Military History Matters 121

Cover Story

Airpower comes of Age, 1917-1918 In the last year of WWI, airpower became a major factor – so much so that the British turned their air contingents, previously treated as adjuncts of the Army or the Navy into a unified RAF. Was the diversion of…

Features

Britain at war in colour Britain at War in Colour, released later this spring, reveals 100 of the best original images from the IWM collection. Some of them have been previously published – either in…
Sink the Tirpitz! John Sweetman analyses the relative failure of repeated Fleet Air Arm attacks on the German battleship Tirpitz.
A late medieval military elite The Swiss army of the late Middle Ages ruthlessly used terrain to its advantage and had a genius for knowing which battles not to fight.
Britain’s secret resistance plans The British authorities were preparing for a brutal underground war in the event of German invasion and occupation in 1940.
The 9th East Norfolk Patrick Mercer reports on a tough fighting regiment of the Napoleonic Wars, let down by dismal command in 1809.

News

Lost wartime letter reaches family after 75 years The family of a schoolgirl who knitted clothes for troops has received a letter written by a grateful soldier.
Nelson urged mistress to vaccinate their daughter against smallpox The victor of the Battle of Trafalgar may have been a naval genius. But it has now emerged that Admiral Lord Nelson was also uncommonly wise when it came to…
Spanish Armada maps saved ‘for the nation’ They depict one of the most significant events in English history. Now a collection of incredibly rare maps representing the defeat of the Spanish Armada will remain in the country,…
Former Cold War missile facility converted into Airbnb It was once the launch centre for nuclear missiles capable of immense destruction. Now, a former military complex has found new life as an Airbnb guest house.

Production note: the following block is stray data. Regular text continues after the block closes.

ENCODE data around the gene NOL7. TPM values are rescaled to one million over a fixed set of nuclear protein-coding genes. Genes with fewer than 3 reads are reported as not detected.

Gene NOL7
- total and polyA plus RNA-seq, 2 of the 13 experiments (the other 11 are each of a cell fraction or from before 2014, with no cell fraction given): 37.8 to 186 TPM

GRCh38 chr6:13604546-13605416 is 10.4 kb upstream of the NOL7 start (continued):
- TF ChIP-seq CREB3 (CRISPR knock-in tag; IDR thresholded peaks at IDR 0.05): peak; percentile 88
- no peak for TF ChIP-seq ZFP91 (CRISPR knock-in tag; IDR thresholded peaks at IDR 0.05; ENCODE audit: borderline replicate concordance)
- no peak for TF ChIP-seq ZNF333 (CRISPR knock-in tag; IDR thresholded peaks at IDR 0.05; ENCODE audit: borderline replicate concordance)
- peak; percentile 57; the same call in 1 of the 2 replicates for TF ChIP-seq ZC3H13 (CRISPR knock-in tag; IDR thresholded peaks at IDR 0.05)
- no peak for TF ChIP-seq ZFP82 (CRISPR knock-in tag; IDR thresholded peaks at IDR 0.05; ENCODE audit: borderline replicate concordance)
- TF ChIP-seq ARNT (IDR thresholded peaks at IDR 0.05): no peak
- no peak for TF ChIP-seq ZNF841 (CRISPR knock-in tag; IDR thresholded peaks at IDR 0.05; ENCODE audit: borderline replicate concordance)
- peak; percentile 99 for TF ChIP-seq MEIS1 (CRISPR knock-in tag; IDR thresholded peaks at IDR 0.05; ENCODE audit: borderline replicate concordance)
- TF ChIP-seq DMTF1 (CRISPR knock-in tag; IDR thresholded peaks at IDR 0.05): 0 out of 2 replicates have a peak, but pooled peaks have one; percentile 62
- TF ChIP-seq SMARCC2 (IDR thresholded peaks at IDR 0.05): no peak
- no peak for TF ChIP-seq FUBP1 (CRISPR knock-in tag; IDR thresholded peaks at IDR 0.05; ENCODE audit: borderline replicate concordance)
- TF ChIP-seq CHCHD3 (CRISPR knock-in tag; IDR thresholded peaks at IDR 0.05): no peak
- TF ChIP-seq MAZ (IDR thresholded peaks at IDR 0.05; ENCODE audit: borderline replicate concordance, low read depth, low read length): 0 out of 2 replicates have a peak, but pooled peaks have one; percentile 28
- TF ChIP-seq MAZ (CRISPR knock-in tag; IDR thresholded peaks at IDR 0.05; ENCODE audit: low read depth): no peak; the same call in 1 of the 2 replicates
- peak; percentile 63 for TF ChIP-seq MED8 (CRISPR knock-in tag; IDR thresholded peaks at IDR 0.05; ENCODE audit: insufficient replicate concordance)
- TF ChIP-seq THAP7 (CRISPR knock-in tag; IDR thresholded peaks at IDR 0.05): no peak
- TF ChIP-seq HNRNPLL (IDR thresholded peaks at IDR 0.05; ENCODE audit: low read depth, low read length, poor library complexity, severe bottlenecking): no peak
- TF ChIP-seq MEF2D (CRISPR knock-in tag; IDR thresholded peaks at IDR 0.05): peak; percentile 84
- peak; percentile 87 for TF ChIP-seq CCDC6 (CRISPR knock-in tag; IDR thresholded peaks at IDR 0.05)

New Welsh home confirmed for military medical museum A new home in Cardiff Bay for the Museum of Military Medicine has been given the green light by the local council. Currently based in the village of Mytchett, Surrey,…

Views

Britain at war in colour Feature, The Picture Desk Britain at War in Colour, released later this spring, reveals 100 of the best original images from the IWM collection. Some of them have been previously published – either in…
Raising the dead, 1865 The Picture Desk In June 1864, Cold Harbor was the site of a fortnight-long battle during the American Civil War. A year later, photographer John Reekie visited the battlefield and captured pictures of…
War Athletes: Keith Truscott People No other Australian was so dear to the public as ‘Bluey’ Truscott... He was idolised and idealised, but not put on a pedestal.
Letters from MHM 121 Letters Japan in WWII, Zulu & Societ Propaganda images
A39 Tortoise Heavy Assault Tank Ideas The Tortoise was to be a well-armoured assault vehicle that could break through heavily defended areas. But Its sheer bulk and weight meant that rail transportation was impossible, and it…

Reviews

Philip and Alexander: Kings and Conquerors The story of Alexander the Great, the dashing young prince who conquered vast swathes of the world before his mysterious death at the age of just 32, is a familiar…